Conducting a cooking class through Zoom

I was invited by Jocelyn from the SCGS alumni committee to conduct a cooking class through Zoom for mothers and children. (At first I was asked to do one just for children but I declined because I had some concerns about children handling knives without adult supervision.)

I decided on Cottage Pie and Zucchini Crisps because they were both easy for me to do. I also roped in my good friend Hui Jia, an early childhood teaching specialist, to co-host the class.

My setup (excuse the mess!)

The pieces of paper you see taped below the lap top are the prompts I wrote out to remind myself of what to do and say. I also highlighted areas where Hui Jia was supposed to cut in with some interesting facts about the food.

Jocelyn’s children, Becks, Pirate and Ems (from left to right), busy in the kitchen during the class.

It was an interesting experience because I couldn’t monitor how the participants were progressing in the class.

Here are some things that didn’t go so well:

  • When checking in, I realised some participants were really far behind.
  • Some participants missed certain steps. For example, one participant missed the step when I put in the cheese and had to come back and ask me what to do.
  • One participant grated her zucchini using the ribbon side of her box grater because I had said, “Use the largest holes of your grater”.
  • One participant didn’t have enough mashed potatoes for her shepherd’s pie.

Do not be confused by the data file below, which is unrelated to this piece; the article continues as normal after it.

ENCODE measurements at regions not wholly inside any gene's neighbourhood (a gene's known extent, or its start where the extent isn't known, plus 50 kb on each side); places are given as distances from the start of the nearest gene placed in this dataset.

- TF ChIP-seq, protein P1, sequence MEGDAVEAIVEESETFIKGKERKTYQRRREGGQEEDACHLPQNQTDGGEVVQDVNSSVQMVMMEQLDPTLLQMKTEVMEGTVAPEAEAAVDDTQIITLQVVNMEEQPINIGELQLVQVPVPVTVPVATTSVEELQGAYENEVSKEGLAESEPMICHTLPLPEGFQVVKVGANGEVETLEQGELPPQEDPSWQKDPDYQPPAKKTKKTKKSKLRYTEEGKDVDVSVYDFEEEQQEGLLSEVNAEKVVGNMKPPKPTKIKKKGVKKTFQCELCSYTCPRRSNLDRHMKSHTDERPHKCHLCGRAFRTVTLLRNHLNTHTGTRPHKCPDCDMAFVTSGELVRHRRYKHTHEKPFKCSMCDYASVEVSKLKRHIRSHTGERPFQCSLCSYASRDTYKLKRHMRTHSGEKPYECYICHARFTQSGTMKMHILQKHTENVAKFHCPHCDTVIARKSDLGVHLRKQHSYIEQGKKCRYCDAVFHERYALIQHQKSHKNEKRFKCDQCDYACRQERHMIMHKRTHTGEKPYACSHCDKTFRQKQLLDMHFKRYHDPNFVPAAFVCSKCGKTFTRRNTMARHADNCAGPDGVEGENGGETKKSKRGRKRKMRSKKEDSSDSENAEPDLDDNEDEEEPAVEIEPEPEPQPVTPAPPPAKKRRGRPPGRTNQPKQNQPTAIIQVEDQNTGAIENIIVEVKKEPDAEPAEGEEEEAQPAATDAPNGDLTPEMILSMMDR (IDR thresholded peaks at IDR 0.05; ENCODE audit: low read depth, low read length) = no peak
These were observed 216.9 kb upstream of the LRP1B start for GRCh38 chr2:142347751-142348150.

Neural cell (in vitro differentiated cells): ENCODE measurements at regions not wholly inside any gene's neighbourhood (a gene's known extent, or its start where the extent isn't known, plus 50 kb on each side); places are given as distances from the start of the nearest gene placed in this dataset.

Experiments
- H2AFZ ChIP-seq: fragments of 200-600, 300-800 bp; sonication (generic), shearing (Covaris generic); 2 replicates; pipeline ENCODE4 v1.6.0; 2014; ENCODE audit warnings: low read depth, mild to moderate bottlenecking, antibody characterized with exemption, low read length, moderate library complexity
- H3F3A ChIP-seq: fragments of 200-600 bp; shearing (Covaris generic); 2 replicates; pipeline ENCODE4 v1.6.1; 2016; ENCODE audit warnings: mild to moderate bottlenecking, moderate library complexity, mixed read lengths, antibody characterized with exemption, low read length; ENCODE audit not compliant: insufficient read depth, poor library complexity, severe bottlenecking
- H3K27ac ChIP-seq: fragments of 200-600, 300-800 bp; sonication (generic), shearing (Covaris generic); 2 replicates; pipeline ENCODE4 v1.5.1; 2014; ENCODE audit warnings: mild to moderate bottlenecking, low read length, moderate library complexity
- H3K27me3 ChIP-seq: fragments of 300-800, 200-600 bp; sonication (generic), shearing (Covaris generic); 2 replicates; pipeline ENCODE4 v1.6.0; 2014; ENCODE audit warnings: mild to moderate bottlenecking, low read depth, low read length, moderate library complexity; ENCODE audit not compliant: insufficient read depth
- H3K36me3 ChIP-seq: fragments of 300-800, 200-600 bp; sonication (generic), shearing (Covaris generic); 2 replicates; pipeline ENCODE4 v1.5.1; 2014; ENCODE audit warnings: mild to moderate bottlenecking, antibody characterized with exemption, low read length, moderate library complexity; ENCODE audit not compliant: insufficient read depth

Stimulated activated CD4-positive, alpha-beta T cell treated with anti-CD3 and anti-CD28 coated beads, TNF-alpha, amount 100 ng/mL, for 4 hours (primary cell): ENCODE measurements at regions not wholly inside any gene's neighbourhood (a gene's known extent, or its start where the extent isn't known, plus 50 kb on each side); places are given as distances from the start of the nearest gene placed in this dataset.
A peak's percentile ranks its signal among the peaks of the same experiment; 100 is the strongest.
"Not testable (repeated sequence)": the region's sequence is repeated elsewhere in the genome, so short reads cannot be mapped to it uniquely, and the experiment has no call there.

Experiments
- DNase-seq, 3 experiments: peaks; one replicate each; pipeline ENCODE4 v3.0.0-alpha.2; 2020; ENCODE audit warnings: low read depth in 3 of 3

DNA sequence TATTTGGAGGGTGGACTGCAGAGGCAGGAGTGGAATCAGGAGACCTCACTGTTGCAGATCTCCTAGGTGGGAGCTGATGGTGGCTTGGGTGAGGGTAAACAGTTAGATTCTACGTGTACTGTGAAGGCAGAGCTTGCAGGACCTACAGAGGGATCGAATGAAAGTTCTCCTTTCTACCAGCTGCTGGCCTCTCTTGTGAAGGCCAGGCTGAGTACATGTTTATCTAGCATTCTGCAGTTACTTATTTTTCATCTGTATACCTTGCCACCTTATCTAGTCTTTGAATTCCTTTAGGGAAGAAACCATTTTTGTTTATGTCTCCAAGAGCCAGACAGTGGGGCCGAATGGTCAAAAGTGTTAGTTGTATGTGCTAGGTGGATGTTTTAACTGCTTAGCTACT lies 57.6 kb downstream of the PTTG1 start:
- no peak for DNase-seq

• One participant asked which setting the oven should be used to brown the top of her pie
  • One participant mentioned that her children were arguing over which jobs they could do.
  • A participant asked how thin the zucchini crisps should be

How I intend to make the next experience better:

  • Ask participants to watch first and then carry out the demonstrated step. I’ll also ask them to indicate they are done by using the thumbs up symbol so we can carry on. I’ll make sure to state this at the beginning of the class.
  • Co-host can help to monitor the students more closely. Also tell participants how to indicate if they need more time, for example, tell the co-host or unmute themselves because it’s difficult for me to monitor the chat function when the laptop is far away from me.
  • Indicate clearly the size of the ingredients e.g. 3 medium sized potatoes (potatoes should be the size of tennis balls) on the recipe
  • Give tips on how to get your dish to be very presentable / appetising
  • Give tips to parents on how to divide work among their children so that it can be carried out more smoothly.

Things to keep doing:

  • Give tips on how children can safely participate
  • Give interesting information on the ingredients.

Some other notes for myself:

  • I need a better introduction.
  • I should highlight that I have a zero waste focus.

I’m really grateful to Jocelyn for the opportunity and to Hui Jia for being a super co-host. I had soooo much fun that I think I might make this a regular thing.

My other thoughts are that I would love for my school students to produce their own cookings segments and I hope to build on the learning from this experience to get students to do this in future.

1 thought on “Conducting a cooking class through Zoom”

  1. the class was so fun Xiu, the cross-talk between you and Huijia was definitely a highlight, and really helped to engage the mums and kids. Demonstrating first and giving thumbs up are great ways to improve the session even more, and I definitely will appreciate you teaching kids how to minimize waste. We can’t wait for the next one! x


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